Monday, July 13, 2015

The Pedestriennes: America's Forgotten Superstars by Harry Hall


Rating: WORTHY!

Errata:
"May Marshall could now lay claim to the world's to pedestrienne." (p81) I don't know what was meant here.
"In June, in she quit in the middle...leaving her manager in arreareages." (p82) The first part of the sentence makes no sense, and the last word should be arrearage or better, simply 'arrears'
"Von HIllern" (p85) Inappropriate capitalization in 'Von' (should be 'von') and with the 'I' in Hillern.
"When the man persited" (p93) should be 'persisted'
"...game leg..." (p154) should be "gammy leg"
"Madame Vestras" should be Madame Vestris - Lucia Elizabeth Vestris.
Laura Keene's name is misspelled as "Keane" at one point.
"...letting loose with a torrid of cursing..." should be "torrent"
"Fueding" should be "feuding" (p190)
"Seheduled" should be "Scheduled" (p227)

The description of "Madame" Ada Anderson's feat in Mozart Garden New York covers several chapters and not a bit of it is boring. It's really quite emotional and made me feel I was very nearly there. Her achievement was incredible. It was even more incredible that within a few months of her achievement, her record would be exceeded by May Marshall, and pretty much in tandem with it, Exilda LaChappelle would exceed Marshall's new record.


If there is one thing I do love it's quirky - as long as it's not endlessly, excessively, or mindlessly so. I especially like quirky when it comes to women and things they get up to that we may, rightly or wrongly, never have imagined them doing. One thing I freely confess never did cross my transom was "...a handful of late 19th century female athletes who dazzled America with their remarkable performances in endurance walking."

The blurb continues: "Frequently performing in front of large raucous crowds, pedestriennes walked on makeshift tracks set up in reconfigured theatres and opera houses. Top pedestriennes often earned more money in one week than the average American took home in a year." Female superstars in Victorian times? Quirky that's also pedestrian? How can a body not want to read that? So off we go!

These names will be unknown to you more than likely. They were to me, but back then, they were household names making newspapers headlines. Now at least they have a web site!:

  • Ada Anderson
  • Alice Donley
  • Sadie Donley
  • Fannie Edwards
  • Helene Freeman
  • Lillie Hoffman
  • Amy Howard
  • Exilda la Chappelle
  • Bertie LeFranc
  • Tryphena Lipsey (aka May Marshall)
  • Kate Lorence
  • Carrie Ross
  • Emma Sharp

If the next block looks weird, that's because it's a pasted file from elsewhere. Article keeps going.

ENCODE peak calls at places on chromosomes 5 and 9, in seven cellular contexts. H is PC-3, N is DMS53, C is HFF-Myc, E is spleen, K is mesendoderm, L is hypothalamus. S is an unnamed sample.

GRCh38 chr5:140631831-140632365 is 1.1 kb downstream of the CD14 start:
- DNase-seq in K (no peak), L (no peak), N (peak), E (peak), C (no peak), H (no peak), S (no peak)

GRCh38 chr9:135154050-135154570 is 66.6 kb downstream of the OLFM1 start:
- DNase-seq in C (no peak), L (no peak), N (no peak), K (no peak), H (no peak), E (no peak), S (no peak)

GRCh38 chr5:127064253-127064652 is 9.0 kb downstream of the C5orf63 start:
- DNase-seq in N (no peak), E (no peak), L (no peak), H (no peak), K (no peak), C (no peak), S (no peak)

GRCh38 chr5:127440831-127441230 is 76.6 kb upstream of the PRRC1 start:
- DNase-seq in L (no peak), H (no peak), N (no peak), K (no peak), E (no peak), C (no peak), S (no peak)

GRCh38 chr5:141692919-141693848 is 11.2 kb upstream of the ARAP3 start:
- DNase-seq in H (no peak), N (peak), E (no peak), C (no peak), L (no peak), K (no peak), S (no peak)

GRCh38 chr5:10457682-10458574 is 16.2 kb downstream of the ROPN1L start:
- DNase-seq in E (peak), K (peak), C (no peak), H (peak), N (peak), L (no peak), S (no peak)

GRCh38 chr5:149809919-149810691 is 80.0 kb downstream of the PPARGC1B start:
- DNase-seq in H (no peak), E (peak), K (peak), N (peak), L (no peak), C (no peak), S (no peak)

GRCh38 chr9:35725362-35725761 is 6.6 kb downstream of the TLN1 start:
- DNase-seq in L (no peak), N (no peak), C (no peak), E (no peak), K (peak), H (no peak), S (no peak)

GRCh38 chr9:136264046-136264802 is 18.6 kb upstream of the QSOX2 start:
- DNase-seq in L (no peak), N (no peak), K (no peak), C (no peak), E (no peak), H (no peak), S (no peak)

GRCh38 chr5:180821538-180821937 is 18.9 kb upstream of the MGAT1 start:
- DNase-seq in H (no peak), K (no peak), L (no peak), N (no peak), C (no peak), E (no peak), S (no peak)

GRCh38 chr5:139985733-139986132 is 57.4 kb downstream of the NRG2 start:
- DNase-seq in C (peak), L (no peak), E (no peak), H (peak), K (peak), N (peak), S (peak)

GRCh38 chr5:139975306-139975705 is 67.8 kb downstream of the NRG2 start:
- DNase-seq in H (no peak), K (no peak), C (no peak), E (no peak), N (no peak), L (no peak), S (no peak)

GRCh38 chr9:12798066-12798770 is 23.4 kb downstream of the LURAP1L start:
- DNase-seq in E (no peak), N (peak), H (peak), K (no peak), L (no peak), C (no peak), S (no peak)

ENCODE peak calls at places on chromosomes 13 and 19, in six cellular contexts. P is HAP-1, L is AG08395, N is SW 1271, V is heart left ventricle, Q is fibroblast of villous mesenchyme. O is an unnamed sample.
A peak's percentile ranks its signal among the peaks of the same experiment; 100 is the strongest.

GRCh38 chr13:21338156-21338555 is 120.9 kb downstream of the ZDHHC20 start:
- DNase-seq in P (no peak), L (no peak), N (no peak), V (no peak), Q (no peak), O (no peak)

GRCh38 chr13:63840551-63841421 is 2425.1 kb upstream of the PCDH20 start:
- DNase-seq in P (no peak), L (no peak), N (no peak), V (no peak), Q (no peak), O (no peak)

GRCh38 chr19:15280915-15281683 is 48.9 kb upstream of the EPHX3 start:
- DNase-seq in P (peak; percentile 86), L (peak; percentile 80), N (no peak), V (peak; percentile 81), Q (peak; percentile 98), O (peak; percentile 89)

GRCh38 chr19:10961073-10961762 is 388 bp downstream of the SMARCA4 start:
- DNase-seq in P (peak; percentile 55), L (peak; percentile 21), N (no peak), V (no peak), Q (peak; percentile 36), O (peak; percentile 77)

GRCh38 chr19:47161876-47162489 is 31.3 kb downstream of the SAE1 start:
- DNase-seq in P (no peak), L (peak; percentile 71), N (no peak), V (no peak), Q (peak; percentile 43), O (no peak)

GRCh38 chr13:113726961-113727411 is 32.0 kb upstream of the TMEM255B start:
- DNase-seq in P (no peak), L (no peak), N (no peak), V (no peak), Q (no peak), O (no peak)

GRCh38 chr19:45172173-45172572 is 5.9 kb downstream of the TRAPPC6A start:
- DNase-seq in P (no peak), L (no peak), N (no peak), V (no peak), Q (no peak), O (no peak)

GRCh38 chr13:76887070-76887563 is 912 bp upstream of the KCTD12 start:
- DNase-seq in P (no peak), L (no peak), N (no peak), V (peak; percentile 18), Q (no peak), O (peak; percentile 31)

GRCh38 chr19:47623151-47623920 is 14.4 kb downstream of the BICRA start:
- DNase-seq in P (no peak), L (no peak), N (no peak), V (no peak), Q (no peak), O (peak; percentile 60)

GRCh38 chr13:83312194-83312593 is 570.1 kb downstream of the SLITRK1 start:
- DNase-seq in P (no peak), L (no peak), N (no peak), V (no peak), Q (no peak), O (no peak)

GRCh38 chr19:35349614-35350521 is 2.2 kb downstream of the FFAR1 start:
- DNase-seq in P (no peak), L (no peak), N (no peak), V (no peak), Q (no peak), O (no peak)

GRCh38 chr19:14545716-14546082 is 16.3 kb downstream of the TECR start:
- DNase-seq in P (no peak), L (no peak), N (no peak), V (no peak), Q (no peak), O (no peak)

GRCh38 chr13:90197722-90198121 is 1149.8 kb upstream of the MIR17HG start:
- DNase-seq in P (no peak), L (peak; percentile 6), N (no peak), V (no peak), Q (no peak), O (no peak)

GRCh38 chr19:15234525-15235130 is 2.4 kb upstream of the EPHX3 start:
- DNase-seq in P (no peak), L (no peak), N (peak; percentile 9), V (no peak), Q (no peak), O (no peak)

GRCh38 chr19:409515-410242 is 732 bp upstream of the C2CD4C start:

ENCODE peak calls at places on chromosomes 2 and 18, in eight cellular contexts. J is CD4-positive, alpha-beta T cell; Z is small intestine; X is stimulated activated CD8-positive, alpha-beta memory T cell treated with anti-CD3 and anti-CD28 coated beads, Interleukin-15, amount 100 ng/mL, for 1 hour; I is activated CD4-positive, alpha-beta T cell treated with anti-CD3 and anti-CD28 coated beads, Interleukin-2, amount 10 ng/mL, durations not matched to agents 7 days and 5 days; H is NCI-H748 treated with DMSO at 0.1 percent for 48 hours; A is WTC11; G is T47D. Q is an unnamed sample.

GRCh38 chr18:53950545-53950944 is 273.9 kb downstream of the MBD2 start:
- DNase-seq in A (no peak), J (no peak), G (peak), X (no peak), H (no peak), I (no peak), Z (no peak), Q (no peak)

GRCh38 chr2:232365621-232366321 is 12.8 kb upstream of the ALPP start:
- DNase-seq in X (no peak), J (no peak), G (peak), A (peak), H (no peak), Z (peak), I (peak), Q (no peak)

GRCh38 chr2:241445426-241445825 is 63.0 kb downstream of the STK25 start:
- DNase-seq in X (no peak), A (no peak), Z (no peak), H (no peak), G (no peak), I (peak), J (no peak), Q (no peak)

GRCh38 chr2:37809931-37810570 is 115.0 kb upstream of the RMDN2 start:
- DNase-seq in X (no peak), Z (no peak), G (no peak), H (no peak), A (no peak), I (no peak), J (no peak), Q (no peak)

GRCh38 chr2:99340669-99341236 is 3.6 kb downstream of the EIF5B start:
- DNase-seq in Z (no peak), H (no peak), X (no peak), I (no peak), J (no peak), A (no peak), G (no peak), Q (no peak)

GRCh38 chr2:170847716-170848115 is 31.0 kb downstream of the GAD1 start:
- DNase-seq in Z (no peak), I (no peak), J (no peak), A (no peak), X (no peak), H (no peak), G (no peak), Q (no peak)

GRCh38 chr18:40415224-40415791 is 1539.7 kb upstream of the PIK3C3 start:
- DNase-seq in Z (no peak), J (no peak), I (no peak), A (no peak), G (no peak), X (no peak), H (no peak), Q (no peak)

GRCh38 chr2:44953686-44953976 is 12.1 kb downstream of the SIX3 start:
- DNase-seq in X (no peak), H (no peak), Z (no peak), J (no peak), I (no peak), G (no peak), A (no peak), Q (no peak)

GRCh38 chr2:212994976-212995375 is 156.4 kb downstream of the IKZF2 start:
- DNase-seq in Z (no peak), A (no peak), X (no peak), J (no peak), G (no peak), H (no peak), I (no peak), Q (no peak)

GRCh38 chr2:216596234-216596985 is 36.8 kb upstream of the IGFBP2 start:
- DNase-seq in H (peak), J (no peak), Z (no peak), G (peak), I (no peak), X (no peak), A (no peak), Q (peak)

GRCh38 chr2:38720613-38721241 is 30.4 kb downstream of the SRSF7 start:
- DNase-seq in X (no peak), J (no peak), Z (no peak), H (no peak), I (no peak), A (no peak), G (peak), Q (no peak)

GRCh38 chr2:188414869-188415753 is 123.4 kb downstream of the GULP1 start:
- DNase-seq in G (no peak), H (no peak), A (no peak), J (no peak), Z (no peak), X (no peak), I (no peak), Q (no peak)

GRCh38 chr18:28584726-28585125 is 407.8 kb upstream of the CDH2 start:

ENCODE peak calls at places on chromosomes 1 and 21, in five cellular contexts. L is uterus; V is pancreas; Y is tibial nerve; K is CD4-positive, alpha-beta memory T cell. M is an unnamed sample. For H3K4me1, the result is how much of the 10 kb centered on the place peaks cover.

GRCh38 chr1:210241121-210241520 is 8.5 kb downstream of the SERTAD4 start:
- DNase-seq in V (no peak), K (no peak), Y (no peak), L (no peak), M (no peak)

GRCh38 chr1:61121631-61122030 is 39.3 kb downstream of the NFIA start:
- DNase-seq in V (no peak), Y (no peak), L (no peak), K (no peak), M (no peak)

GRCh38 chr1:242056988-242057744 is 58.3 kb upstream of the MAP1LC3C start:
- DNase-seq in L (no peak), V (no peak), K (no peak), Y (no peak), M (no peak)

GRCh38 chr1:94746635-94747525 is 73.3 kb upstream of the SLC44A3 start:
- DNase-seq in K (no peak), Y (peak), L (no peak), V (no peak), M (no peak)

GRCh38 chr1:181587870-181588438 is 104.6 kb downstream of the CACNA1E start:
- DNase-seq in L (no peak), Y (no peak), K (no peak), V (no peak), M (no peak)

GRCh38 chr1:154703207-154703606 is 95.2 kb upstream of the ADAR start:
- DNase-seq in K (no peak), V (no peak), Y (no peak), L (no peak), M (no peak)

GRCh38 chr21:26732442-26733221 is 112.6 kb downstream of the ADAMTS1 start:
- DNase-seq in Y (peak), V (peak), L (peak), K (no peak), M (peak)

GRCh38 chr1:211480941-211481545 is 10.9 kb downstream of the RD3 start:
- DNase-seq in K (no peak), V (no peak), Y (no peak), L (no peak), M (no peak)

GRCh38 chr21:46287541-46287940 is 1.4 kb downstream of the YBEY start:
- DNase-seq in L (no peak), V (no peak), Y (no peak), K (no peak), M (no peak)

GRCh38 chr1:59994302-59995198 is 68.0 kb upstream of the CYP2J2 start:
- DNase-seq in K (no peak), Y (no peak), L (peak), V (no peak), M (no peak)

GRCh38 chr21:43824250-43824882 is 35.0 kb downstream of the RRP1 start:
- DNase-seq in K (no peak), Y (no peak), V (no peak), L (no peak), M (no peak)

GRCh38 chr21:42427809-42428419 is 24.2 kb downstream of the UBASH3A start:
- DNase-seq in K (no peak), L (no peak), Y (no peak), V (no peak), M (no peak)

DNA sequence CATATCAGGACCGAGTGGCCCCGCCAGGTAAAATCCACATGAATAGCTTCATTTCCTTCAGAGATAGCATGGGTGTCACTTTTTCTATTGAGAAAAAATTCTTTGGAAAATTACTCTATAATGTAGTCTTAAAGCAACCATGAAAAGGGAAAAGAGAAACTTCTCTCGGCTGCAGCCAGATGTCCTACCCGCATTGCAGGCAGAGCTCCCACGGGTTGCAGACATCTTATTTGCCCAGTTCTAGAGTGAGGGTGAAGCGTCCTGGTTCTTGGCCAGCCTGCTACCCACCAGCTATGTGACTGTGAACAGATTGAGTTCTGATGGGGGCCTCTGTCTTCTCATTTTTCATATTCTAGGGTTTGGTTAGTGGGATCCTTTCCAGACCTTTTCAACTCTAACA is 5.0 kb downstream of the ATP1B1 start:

• May Bell Sherman
  • Bertha von Berg (aka Maggie von Gross)
  • Bertha von Hillern

These women were from a variety of backgrounds and an assortment of ages from their mid fifties to as young as seventeen years old in the case of Lillie Hoffman, yet whereas Captain Barclay walking 1000 miles in 1000 hours for 1000 guineas in 1809, and falling asleep literally on his feet gets a page in Wikipedia, virtually none of the women do. Some of these endurance walkers met or exceeded his feat, such as for example, Emma Sharp. Perhaps these women faded too quickly into obscurity. perhaps genderism played a part. And not all of the men merit a page either, it would seem. William Gale, who achieved several pedestrian feats (which were not at all pedestrian!) of his own, gets no mention either, and he was instrumental in aiding and abetting female endurance walking.

A man named O'Leary kick-started the women's pedestrian competitive sport by staging a six-day marathon between two willing competitors: Bertha von Hillern and May Marshall. From then on it was a roller-caster bi-coastal ride coasting to a standstill in the 1880's and thereafter fading into complete forgetfulness until this author raised heir profile tow here it should be.

This book isn't quite ready for prime time: I found numerous spelling errors, which a good spell-checker would have cured (apart from a couple of misspelled names, that is). I know this was an advance review copy, but spelling errors should never get through even to that stage in this day and age. That aside, the book was well written, exhaustively researched, and pleasantly enlightening. It comes with extensive end notes, a bibliography, and an index. It's a fast read despite being close to three hundred pages. I recommend it.


No comments:

Post a Comment

Please keep comments respectful and polite; trolling, abusive, and hateful comments will be deleted summarily. Constructive criticism, insightful contributions, and humorous observations are always welcome!

Note: Only a member of this blog may post a comment.